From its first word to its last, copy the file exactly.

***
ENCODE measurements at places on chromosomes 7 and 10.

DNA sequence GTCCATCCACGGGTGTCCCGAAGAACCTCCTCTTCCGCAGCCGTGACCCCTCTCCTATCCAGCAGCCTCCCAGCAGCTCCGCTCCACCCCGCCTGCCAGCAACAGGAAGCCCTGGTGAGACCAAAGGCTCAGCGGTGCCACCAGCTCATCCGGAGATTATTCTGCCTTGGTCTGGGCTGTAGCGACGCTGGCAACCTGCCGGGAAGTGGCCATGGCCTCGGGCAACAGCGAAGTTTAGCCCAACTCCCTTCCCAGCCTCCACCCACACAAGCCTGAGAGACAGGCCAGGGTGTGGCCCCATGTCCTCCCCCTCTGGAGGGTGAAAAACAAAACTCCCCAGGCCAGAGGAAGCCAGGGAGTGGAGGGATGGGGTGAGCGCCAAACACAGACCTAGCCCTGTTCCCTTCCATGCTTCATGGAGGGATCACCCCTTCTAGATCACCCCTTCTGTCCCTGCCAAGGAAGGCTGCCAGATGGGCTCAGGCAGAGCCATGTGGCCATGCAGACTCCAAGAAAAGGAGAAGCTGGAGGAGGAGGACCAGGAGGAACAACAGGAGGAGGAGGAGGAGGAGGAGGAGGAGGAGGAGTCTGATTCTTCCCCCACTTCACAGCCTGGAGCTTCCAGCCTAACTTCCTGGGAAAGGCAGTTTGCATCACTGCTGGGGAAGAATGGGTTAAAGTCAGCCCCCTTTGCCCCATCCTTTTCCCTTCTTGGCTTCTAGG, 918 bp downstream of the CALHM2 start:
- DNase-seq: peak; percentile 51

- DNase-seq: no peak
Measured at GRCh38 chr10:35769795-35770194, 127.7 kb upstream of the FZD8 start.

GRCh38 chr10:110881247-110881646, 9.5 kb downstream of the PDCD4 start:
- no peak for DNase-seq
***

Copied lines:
ENCODE measurements at places on chromosomes 7 and 10.

DNA sequence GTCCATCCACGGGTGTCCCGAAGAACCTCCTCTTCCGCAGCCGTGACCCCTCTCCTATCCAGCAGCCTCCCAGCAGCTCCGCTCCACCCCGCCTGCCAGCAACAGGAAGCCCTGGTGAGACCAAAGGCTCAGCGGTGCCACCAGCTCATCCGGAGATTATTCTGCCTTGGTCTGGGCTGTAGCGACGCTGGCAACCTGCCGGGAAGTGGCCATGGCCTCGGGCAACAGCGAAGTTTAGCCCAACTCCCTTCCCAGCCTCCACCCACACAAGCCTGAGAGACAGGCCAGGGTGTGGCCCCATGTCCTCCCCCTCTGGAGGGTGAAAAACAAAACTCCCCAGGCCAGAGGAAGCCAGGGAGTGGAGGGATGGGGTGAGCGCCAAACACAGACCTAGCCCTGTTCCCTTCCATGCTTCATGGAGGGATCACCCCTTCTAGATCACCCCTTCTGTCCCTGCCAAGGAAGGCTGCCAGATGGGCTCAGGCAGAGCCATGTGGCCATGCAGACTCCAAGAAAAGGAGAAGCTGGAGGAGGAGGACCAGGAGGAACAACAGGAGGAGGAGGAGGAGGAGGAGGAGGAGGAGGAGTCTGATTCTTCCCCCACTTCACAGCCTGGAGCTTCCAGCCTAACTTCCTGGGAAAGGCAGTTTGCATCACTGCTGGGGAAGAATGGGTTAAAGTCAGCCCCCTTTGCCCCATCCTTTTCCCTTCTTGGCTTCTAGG, 918 bp downstream of the CALHM2 start:
- DNase-seq: peak; percentile 51

- DNase-seq: no peak
Measured at GRCh38 chr10:35769795-35770194, 127.7 kb upstream of the FZD8 start.

GRCh38 chr10:110881247-110881646, 9.5 kb downstream of the PDCD4 start:
- no peak for DNase-seq